Continental Hearts: Ancient Expanses Called Cratons Pose a Geological Puzzle

Article excerpt

When Viennese geologist Leopold Kober gave geology a new word--kratogen, soon shortened to craton--for the flat, stony interiors of continents, he thought such places to be among the duller places for geological study. For him, the more flexible expanses of crust he called orogens, full of rising mountains and earthquake faults, were where the action was.

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Kober could not know that today, 90 years later, cratons would be objects of intense study. A man of his time, he got little right. He was a fixist and a contractionist. A skeptic of the theory of continental drift first espoused by Alfred Wegener in 1912, Kober believed that the cooling Earth had shrunk just enough over time to explain the folds, mountains and valleys that rumple its crust. He thought ocean floors to be drowned cratons, unyielding and driftproof, and he laid out his scheme in his influential 1921 book Der Bau der Erde, or "the construction of the Earth."

The discovery in the 1960s that ocean basins are made of young, spreading crust confirmed Wegener's basic ideas. Growing continuously from volcanic rifts, the seafloor dives back down when it cools, shrinks and gets dense--pushing continents and the tectonic plates they rest on about like rock scum. Ancient, stable cratons play no part in this underwater action.

But, far from boring, the unyielding hearts of continents to which Kober applied his term hold deep mysteries. Serene and nearly unchanging now, in their youth cratons were places of immense violence and dynamic geological behavior largely impossible on today's cooler Earth. How exactly cratons formed remains an open question, and geologists continue chipping away at the dogged rocks to try to uncover vital clues to an earlier age.

"Kober was a great field geologist and made great contributions to our understanding of the eastern Alps," says Turkish geologist Celal Sengor, a top historian of the field who has at least 30,000 early geology books in his home overlooking the Bosporus. But as time went on, says Sengor, Kober got only weirder. "He developed the concept of a mysterious 'Atomgas' that welled up from the interior of the Earth and caused magmatism ... he was not entirely rational," Sengor says.

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Kober got one thing right: craton. It is an almost perfect word, short and solid as a stone. It derives from kratos, meaning strong and unyielding. Greek myths personified the concept as the minor god Kratos (and the term also inspired the ends of the words democracy and meritocracy, not to mention the relentless warrior antihero of the popular video game God of War).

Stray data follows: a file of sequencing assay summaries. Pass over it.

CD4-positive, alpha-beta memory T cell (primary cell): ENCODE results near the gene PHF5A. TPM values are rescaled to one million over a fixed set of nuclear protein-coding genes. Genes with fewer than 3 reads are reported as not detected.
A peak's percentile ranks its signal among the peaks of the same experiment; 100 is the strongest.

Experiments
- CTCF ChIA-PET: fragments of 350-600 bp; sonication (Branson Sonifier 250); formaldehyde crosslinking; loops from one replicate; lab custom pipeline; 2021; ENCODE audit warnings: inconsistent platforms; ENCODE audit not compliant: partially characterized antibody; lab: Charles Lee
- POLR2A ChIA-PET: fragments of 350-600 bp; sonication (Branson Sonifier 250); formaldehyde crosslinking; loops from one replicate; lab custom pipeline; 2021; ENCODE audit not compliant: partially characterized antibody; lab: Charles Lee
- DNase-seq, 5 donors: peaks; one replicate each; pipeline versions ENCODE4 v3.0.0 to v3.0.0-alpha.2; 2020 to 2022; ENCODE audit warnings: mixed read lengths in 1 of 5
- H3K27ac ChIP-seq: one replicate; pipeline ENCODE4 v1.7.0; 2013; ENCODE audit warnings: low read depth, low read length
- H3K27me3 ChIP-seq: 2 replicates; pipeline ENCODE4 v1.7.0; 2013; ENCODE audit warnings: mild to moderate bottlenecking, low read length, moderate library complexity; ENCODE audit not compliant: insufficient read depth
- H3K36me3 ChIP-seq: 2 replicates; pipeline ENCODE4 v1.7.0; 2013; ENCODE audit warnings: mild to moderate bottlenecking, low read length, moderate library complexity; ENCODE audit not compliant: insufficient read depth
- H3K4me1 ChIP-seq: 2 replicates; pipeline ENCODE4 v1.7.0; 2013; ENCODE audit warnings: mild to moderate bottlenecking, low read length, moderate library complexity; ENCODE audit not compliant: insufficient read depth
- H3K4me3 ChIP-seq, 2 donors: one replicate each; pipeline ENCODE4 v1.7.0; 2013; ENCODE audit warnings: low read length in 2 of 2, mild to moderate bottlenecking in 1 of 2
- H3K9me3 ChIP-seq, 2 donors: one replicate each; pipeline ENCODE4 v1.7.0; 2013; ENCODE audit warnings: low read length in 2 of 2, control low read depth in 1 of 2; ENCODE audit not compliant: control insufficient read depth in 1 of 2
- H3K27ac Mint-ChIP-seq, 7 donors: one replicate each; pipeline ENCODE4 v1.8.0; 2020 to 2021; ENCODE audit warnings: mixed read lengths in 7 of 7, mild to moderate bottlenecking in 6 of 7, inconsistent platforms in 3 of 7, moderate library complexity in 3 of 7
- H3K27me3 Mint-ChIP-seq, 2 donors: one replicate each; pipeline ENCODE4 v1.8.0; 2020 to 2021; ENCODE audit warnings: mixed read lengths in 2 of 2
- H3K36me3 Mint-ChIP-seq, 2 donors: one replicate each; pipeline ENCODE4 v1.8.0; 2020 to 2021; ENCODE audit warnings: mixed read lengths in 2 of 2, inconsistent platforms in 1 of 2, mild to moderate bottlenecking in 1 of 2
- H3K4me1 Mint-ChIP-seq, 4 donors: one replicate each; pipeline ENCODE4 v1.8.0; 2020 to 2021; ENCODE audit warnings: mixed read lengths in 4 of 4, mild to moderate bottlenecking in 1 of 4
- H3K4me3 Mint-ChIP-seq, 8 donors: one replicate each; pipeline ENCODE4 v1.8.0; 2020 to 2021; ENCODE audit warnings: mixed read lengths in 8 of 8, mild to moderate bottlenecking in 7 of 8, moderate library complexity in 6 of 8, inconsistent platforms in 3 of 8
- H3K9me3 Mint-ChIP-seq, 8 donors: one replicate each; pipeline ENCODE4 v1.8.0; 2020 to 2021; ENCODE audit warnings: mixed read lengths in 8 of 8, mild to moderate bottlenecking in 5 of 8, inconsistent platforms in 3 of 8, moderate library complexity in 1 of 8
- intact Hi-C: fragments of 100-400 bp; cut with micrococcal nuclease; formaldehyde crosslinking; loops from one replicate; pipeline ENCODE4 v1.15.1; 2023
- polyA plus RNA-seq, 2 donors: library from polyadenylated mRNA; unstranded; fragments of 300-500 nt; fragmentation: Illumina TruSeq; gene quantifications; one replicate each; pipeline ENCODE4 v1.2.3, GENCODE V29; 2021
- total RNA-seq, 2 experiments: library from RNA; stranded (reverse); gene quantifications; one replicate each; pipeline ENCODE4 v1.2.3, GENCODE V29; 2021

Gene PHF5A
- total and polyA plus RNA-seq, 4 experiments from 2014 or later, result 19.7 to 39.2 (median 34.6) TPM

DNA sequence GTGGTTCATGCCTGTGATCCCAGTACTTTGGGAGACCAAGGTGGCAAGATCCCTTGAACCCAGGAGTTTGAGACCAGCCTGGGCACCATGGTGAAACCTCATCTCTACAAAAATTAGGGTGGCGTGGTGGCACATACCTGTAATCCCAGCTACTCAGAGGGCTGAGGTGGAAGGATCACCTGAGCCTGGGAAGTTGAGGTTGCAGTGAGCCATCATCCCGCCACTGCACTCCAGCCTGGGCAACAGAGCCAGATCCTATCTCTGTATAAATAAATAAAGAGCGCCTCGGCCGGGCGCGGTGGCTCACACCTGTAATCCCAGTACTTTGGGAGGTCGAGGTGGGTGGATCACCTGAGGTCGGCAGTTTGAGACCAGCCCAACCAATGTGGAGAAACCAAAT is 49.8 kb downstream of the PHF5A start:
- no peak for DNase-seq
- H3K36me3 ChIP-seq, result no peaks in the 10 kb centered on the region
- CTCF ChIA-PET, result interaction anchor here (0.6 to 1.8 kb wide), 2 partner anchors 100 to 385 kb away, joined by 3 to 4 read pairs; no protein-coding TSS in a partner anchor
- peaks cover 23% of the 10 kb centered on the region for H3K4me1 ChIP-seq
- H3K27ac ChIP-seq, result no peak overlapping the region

Cratons started gaining appreciation in the 1970s, when geologists first recognized that the rocks made no outward sense. As solid and cool as they are, cratons should have sunk below the Earth's surface. A good peg on which to fix the birth of modern craton theory and discovery is the early investigations of one man, Thomas Jordan.

"It became clear to me that cratons were just about the most puzzling things," says Jordan, of the University of Southern California in Los Angeles. Now 62, he holds an endowed chair in geological sciences at the university, is director of the Southern California Earthquake Center, a member of the National Academy of Sciences, former department chair at MIT, coauthor of a popular geology textbook and winner of many honors.

His role in the field is appropriate. In an odd way, his life history resembles that of a craton: wildly tumultuous youth full of disruption and crisis, followed by a sudden maturity, early adulthood and extended stability.

Jordan was 16 when he graduated from high school in Panama--where his Army-officer father was stationed. But he'd attended a dozen schools and, the eldest of seven kids, had lived in more than 20 houses. With ace scores in mathematics, Jordan went straight to Caltech. …